Have you ever thought about eating “dog shit”? In Nice, “merda de can” is a delicacy

The French love pasta. 500,000 tonnes are consumed each year. Every Saturday dinner through its series “Pasta così! », 20 minutes teaches you how to prepare your pasta well or introduces you to a recipe. Today heading south to Nice, where, thanks to the influence of neighboring Italy, there is no shortage of varieties. And the one we are going to present to you is particularly original.

On the side of the Promenade des Anglais, there are therefore not only stuffed foods, socca and pissaladière. There is also stewed ravioli, pasta with pesto and… merda dé (or di) can! Literally “dog shit” in Nissart. Yes, yes, that is the name of these derivatives of gnocchi that are an integral part of the traditional local cuisine.

With Swiss chard, a plant widely used in Nice cuisine

And if their name obviously makes you smile, their taste is sure to make everyone agree. Made, like their cousins, from potatoes, they get a green color thanks to the addition of chopped chard leaves. A plant that is widely used in local gastronomy (and even in a sweet version in a delicious pie). “It’s not for nothing that we call Niçois ‘Li Caga Bléa'”, laughs Franck Viano, head of the Cuisine Niçoise collective.

Like gnocchi, whose first mentions can be found in the 15th century, merda may also have existed for five centuries, the specialist explains. And even today, the recipe is passed down from generation to generation and is above all found on festive tables. Some confectioners still make them. “But very few restaurants offer them à la carte”, notes Anthony Bastiand, the manager of L’Escalinada, an establishment at the gate of Old Nice, which is a hit with this speciality.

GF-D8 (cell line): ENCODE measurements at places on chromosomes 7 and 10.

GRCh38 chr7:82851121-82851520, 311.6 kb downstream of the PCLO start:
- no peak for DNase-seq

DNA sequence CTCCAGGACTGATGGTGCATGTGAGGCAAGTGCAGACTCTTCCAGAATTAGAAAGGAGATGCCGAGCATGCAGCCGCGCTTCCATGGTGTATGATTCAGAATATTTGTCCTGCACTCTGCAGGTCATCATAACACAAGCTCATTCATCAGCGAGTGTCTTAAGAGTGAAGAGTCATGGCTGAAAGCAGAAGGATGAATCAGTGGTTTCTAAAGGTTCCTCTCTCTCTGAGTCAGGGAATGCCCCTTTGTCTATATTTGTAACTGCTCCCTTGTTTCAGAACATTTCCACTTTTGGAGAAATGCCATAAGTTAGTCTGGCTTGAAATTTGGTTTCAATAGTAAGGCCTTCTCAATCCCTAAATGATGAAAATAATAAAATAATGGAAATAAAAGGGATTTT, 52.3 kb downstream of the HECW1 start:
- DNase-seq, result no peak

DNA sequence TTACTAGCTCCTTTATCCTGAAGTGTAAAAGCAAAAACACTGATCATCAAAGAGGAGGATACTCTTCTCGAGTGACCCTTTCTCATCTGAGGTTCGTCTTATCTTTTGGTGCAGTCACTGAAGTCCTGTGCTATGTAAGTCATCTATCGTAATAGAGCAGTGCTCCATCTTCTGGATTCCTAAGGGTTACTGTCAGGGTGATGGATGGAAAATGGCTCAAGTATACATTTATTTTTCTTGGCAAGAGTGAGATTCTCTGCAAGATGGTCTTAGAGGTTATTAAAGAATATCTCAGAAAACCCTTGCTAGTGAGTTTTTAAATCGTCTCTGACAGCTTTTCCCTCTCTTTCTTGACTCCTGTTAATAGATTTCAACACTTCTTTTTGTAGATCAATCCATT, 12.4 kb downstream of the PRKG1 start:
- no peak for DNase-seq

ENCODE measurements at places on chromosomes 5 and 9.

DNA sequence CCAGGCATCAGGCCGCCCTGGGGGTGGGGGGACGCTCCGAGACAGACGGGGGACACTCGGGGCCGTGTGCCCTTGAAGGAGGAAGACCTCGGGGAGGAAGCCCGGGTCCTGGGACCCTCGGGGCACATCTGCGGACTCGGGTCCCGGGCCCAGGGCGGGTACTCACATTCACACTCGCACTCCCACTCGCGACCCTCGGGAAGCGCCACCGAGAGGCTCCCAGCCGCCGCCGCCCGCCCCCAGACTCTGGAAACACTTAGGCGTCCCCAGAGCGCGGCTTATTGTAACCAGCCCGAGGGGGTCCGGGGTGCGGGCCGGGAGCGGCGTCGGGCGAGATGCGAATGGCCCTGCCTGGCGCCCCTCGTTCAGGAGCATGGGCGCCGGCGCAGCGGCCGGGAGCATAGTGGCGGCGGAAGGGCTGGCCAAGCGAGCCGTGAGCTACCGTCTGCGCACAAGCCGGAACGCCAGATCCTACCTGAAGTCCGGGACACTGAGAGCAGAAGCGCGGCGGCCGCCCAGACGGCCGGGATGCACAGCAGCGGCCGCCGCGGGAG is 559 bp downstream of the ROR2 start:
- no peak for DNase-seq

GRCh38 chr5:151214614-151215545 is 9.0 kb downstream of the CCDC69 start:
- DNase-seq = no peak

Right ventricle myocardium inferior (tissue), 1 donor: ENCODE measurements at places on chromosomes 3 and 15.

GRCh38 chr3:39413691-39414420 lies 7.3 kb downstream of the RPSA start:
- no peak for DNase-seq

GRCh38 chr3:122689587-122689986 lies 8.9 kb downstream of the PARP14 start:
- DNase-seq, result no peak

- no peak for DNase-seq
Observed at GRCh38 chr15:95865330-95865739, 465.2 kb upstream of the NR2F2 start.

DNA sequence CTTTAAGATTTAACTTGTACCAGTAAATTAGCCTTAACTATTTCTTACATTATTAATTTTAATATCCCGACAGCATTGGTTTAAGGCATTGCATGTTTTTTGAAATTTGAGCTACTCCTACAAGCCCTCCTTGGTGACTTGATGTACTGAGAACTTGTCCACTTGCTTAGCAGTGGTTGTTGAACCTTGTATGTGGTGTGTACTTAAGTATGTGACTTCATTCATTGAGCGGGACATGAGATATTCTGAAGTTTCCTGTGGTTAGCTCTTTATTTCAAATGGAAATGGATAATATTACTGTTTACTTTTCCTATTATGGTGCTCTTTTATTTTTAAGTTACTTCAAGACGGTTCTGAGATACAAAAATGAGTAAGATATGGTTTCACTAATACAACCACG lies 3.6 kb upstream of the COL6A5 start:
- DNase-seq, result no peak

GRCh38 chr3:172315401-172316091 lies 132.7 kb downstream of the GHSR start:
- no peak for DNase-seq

Served with a tomato sauce, gorgonzola…

On site, the chef merda prepares the tin by hand, precisely to ensure that they regain their typical, ogival and irregular shape. After mixing wheat flour, mashed potatoes, chopped chard, eggs, salt, pepper and olive oil, roll out the resulting dough into sausages of approx. 1 cm in diameter. And detail them into small sections to be shaped, one by one, between the palms. As for the gnocchi, count 1 minute 30 of cooking in boiling water as soon as the pasta has resurfaced.

“We offer them with pesto [le pesto niçois], with a tomato and basil sauce, with gorgonzola, with Niçoise stew or even with a truffle sauce. But merda de can can also be eaten simply with olive oil and Parmesan,” explains Anthony Bastiand.

“It is original and maybe also, thanks to the chard, a little lighter than the gnocchi”, slice, in the restaurant, Nicolas Barthe, a fan of this speciality.

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